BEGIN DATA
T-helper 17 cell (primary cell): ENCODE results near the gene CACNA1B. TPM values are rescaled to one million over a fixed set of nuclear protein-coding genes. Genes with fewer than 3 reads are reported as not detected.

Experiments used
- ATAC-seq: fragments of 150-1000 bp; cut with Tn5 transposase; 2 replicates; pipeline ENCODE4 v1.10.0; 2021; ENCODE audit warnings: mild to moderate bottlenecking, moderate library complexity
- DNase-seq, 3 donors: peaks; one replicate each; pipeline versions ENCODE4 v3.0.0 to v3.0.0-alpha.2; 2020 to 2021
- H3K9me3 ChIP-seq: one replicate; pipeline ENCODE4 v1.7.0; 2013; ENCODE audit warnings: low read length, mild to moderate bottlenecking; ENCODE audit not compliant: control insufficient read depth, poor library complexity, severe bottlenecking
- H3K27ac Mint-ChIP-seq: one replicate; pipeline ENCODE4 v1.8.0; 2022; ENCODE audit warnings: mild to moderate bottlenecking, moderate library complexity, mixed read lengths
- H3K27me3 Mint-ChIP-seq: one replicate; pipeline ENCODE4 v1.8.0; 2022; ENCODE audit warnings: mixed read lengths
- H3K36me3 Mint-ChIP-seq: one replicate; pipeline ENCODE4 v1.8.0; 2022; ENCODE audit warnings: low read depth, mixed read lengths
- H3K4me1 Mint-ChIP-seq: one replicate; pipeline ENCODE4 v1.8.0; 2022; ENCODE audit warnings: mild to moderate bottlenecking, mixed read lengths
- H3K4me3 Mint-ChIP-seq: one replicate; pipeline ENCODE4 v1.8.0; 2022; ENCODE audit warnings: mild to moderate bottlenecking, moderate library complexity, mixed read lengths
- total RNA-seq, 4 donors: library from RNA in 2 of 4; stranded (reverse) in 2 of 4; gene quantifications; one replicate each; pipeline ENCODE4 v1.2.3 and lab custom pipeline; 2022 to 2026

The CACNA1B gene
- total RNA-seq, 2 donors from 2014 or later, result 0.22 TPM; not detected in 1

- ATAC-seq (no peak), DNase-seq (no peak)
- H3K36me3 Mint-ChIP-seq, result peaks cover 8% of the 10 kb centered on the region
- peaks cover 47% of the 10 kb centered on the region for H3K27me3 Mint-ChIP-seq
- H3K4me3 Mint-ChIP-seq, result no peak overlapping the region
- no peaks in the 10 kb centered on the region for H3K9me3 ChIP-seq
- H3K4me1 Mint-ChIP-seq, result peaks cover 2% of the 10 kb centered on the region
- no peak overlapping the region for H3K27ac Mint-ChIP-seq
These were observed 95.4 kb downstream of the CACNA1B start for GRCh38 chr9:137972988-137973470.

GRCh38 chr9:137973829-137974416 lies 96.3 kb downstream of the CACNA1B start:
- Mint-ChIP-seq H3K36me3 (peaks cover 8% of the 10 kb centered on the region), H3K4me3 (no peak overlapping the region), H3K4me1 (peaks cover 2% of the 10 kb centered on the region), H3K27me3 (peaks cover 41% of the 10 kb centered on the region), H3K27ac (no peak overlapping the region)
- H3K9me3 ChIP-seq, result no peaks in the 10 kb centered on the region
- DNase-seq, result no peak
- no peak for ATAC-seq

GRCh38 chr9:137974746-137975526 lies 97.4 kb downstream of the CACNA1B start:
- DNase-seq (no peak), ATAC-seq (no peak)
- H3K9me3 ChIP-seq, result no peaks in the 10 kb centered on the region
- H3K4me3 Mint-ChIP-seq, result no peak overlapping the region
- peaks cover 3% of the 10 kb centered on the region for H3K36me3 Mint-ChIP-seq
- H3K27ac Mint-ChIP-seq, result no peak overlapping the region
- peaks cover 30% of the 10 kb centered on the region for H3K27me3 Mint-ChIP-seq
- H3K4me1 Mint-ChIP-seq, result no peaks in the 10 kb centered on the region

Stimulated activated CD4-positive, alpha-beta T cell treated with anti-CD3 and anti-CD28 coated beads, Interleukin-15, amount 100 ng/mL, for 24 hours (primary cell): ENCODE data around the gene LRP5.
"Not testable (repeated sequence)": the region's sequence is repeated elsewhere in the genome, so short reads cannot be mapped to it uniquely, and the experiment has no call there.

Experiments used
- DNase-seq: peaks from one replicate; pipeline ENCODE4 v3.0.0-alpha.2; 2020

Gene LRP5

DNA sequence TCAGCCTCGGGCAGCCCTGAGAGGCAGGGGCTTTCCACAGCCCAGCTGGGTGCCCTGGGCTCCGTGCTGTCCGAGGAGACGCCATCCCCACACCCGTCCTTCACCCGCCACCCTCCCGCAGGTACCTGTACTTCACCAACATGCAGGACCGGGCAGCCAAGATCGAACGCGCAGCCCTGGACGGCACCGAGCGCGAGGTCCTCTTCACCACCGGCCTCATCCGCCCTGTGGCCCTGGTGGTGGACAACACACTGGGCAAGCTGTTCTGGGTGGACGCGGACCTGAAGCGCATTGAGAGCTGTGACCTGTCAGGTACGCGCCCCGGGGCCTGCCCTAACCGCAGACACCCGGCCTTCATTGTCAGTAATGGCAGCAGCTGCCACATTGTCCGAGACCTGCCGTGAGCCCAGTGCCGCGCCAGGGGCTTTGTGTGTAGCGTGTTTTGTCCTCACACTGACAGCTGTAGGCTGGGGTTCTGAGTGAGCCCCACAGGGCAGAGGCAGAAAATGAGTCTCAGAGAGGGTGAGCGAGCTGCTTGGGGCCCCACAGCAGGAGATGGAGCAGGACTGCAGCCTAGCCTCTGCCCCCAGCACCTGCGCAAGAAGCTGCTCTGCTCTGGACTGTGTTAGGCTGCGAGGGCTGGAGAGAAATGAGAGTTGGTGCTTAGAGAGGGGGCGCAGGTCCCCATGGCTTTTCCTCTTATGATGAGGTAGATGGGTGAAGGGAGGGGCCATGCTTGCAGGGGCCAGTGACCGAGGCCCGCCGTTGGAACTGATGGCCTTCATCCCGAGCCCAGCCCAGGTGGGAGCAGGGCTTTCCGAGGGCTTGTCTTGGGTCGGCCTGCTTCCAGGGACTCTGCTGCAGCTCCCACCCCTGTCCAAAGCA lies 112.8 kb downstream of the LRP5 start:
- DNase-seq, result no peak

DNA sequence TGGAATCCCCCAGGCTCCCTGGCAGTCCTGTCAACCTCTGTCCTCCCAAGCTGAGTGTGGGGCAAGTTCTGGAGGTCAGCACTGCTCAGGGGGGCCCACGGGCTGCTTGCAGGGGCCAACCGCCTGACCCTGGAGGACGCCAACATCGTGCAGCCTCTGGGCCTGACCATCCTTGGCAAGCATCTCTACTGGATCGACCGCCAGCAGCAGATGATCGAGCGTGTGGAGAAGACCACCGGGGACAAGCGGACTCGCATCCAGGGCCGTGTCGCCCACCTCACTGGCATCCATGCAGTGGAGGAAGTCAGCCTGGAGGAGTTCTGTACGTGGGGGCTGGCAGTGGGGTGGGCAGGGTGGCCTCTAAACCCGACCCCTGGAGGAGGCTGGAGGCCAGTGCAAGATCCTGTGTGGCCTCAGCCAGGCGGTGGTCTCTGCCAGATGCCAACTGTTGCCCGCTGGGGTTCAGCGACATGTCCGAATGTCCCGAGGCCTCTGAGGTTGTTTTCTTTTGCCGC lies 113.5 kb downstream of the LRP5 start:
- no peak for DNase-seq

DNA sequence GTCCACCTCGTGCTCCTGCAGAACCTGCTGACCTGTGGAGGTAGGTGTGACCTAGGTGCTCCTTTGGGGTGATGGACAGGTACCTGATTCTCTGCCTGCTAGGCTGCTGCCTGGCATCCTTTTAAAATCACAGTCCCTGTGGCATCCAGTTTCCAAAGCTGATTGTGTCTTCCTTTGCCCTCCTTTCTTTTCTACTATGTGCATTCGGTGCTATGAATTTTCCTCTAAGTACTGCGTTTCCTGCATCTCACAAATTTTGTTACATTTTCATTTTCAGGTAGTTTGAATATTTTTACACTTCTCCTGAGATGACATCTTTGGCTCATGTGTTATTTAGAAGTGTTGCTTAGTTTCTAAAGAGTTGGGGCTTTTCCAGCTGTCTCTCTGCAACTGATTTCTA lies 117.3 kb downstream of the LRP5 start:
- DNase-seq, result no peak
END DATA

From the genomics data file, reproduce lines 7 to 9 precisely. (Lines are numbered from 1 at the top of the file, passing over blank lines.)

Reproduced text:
- H3K27me3 Mint-ChIP-seq: one replicate; pipeline ENCODE4 v1.8.0; 2022; ENCODE audit warnings: mixed read lengths
- H3K36me3 Mint-ChIP-seq: one replicate; pipeline ENCODE4 v1.8.0; 2022; ENCODE audit warnings: low read depth, mixed read lengths
- H3K4me1 Mint-ChIP-seq: one replicate; pipeline ENCODE4 v1.8.0; 2022; ENCODE audit warnings: mild to moderate bottlenecking, mixed read lengths